Format

Send to

Choose Destination
See comment in PubMed Commons below
Gastroenterology. 2015 May;148(6):1195-204. doi: 10.1053/j.gastro.2014.12.049. Epub 2015 Jan 9.

Nonceliac gluten sensitivity.

Author information

1
Mucosal Immunology and Biology Research Center and Center for Celiac Research, Massachusetts General Hospital for Children, Harvard Medical School, Boston, Massachusetts. Electronic address: afasano@mgh.harvard.edu.
2
Mucosal Immunology and Biology Research Center and Center for Celiac Research, Massachusetts General Hospital for Children, Harvard Medical School, Boston, Massachusetts; Division of Gastroenterology, Beth Israel Deaconess Medical Center, Harvard Medical School, Boston, Massachusetts.
3
Institute of Translational Immunology and Research Center for Immunotherapy, University of Mainz Medical Center, Mainz, Germany.
4
Division of Gastroenterology, Beth Israel Deaconess Medical Center, Harvard Medical School, Boston, Massachusetts; Institute of Translational Immunology and Research Center for Immunotherapy, University of Mainz Medical Center, Mainz, Germany.

Abstract

During the past decade there has been an impressive increase in popularity of the gluten-free diet (GFD)-now the most trendy alimentary habit in the United States and other countries. According to recent surveys, as many as 100 million Americans will consume gluten-free products within a year. Operating under the concept that the GFD benefits only individuals with celiac disease, health care professionals have struggled to separate the wheat from the chaff; there are claims that eliminating gluten from the diet increases health and helps with weight loss, or even that gluten can be harmful to every human being. However, apart from unfounded trends, a disorder related to ingestion of gluten or gluten-containing cereals, namely nonceliac gluten sensitivity (NCGS), has resurfaced in the literature, fueling a debate on the appropriateness of the GFD for people without celiac disease. Although there is clearly a fad component to the popularity of the GFD, there is also undisputable and increasing evidence for NCGS. However, we require a better understanding of the clinical presentation of NCGS, as well as its pathogenesis, epidemiology, management, and role in conditions such as irritable bowel syndrome, chronic fatigue, and autoimmunity. Before we can begin to identify and manage NCGS, there must be agreement on the nomenclature and definition of the disorder based on proper peer-reviewed scientific information. We review the most recent findings on NCGS and outline directions to dissipate some of the confusion related to this disorder.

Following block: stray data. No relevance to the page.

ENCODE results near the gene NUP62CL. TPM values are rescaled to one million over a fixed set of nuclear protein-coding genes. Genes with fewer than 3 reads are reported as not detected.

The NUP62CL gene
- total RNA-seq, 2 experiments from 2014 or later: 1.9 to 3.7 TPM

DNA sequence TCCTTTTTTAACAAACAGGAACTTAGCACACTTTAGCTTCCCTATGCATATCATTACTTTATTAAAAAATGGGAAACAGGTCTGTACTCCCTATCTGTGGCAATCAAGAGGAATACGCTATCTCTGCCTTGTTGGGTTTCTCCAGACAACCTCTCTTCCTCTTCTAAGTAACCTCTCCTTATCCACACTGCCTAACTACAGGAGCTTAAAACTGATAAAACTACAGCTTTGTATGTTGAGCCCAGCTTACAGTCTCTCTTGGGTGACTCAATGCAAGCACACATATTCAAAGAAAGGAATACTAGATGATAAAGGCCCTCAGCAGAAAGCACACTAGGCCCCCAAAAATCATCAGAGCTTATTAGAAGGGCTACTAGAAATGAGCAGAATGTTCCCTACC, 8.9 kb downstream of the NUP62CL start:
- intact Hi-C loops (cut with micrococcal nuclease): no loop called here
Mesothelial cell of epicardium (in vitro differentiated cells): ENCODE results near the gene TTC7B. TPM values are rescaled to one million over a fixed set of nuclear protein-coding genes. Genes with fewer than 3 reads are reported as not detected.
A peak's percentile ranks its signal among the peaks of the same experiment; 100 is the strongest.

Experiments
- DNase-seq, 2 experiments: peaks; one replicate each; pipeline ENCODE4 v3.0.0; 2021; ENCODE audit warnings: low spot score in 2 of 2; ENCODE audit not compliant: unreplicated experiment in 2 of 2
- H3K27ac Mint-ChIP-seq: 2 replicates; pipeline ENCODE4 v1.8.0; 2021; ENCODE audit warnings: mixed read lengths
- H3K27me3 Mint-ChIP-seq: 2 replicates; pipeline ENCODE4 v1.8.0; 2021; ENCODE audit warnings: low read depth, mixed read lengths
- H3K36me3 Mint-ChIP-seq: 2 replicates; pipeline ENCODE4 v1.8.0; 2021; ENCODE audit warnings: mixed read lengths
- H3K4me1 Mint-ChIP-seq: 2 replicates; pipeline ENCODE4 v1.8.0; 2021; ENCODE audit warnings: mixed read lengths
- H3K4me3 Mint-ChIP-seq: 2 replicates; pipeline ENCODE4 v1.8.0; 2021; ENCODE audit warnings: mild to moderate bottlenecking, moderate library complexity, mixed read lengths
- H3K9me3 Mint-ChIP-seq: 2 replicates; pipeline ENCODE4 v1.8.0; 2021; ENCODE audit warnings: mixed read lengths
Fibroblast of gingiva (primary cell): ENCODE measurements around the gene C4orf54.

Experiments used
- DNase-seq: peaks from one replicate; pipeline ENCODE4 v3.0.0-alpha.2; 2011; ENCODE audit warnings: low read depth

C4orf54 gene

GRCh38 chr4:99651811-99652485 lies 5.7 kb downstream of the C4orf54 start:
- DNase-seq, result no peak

KEYWORDS:

Allergy; Celiac Disease; FODMAP; Food; Gluten; IBS; Sensitivity; Wheat

PMID:
25583468
DOI:
10.1053/j.gastro.2014.12.049
[Indexed for MEDLINE]
PubMed Commons home

PubMed Commons

0 comments
How to join PubMed Commons

    Supplemental Content

    Full text links

    Icon for Elsevier Science
    Loading ...
    Support Center